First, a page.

The crater capped with the ‘Cactus Dome’.
The Cactus Dome alongside an underwater crater of another nuclear test.
From a helicopter taking star-gazers to a beach by the Dome to watch the recent total eclipse.
The largest nuclear test ever conducted by the US in 1954, code-named Castle Bravo. It blew a hole clean through the atoll it was tested on, with a yield of 15 megatons, 3 times more powerful than researchers had expected due to a mistake in the lab about the potency of ‘lithium-7′. This enormous error led to shockwaves and a degree of radioactive fallout they had not anticipated, poisoning the islanders who had been relocated to a ‘safe distance’, as well as crew of a Japanese fishing vessel in nearby waters, the ‘Lucky Dragon Number 5′. Personnel involved in the testing were also exposed to higher levels of radiation than expected, and many grew ill.
The exposure of Japanese citizens to radiation from Us nuclear blasts for a third time prompted strong calls for the abolition of atmospheric testing.
The blast, Castle Bravo crater.
Islanders, personnel gathered to watch.
Hole blasted in the island.
Difficult to see, but the remains from the eclipse helicopter.
The largest nuclear test ever, the largest man-made explosion in human history, was conducted by the Russians, known as Tsar Bomba, and it dwarfed all previous tests by a factor of 3. It had a yield of 57 megatons, the equivalent of 10 times all the explosives detonated during World war 2, including both of the nuclear devices dropped on Nagasaki and Hiroshima, ‘Fat Man’, and ‘Little Boy’.
Tsar Bomba, the largest explosive in human history.
The Tsar Bomba (also named ‘Big Ivan’) fireball reached nearly as high as the altitude of the release plane, and was seen and felt almost 1,000 kilometres from ground zero. The heat from the explosion could have caused third degree burns at a range of 100 km. The subsequent mushroom cloud was about 64 kilometres high (nearly seven times higher than Mount Everest) and 40 kilometres wide. The explosion could be seen and felt in Finland, breaking windows there and in Sweden. Atmospheric focusing caused blast damage up to 1,000 kilometers away. The seismic shock created by the detonation was measurable even on its third passage around the Earth. The energy yield was around 7.1 on the Richter scale , but since the bomb was detonated in air rather than underground, most of the energy was not converted to seismic waves.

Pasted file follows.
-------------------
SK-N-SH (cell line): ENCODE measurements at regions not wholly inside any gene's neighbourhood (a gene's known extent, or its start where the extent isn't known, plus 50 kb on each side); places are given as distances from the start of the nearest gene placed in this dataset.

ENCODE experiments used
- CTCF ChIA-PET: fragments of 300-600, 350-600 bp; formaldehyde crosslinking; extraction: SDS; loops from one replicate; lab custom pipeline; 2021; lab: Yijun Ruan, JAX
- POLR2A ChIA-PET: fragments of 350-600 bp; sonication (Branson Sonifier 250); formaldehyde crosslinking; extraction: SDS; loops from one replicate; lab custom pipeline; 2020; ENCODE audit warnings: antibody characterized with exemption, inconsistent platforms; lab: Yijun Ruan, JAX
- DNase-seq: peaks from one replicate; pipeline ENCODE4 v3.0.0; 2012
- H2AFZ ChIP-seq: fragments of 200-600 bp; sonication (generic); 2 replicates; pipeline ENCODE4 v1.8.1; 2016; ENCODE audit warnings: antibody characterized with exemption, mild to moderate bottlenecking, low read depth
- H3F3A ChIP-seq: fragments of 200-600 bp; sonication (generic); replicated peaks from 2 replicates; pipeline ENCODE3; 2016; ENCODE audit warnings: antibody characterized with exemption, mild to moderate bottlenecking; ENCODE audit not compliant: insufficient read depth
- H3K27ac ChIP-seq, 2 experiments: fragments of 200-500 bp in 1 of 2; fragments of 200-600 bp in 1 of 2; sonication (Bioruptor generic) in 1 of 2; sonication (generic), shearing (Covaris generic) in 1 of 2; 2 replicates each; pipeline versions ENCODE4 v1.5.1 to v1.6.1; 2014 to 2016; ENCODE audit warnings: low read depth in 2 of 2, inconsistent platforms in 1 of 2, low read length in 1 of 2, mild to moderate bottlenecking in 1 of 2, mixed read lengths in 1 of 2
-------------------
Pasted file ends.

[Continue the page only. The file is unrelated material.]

The Tsar Bomba, or, ‘How I learned to stop worrying and love the bomb’.
About 6 years back I went to the Hiroshima Peace Park. I saw the Atomic Dome, the sole standing reminder of what happened when the Enola Gay dropped ‘Little Boy’. I went in the Museum and emerged sickened by the detailed imagery inside, as almost everyone who goes there is.
The physical marks these bombs leave behind serve to warn us of their massive power to destroy and tear asunder real lives. They are ruins that reflect our reality back at us.
See many more abandoned places in the ruins gallery.
Explore more Japanese ruins (haikyo) in the galleries:
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You can also read SF & Fantasy stories inspired by ruins.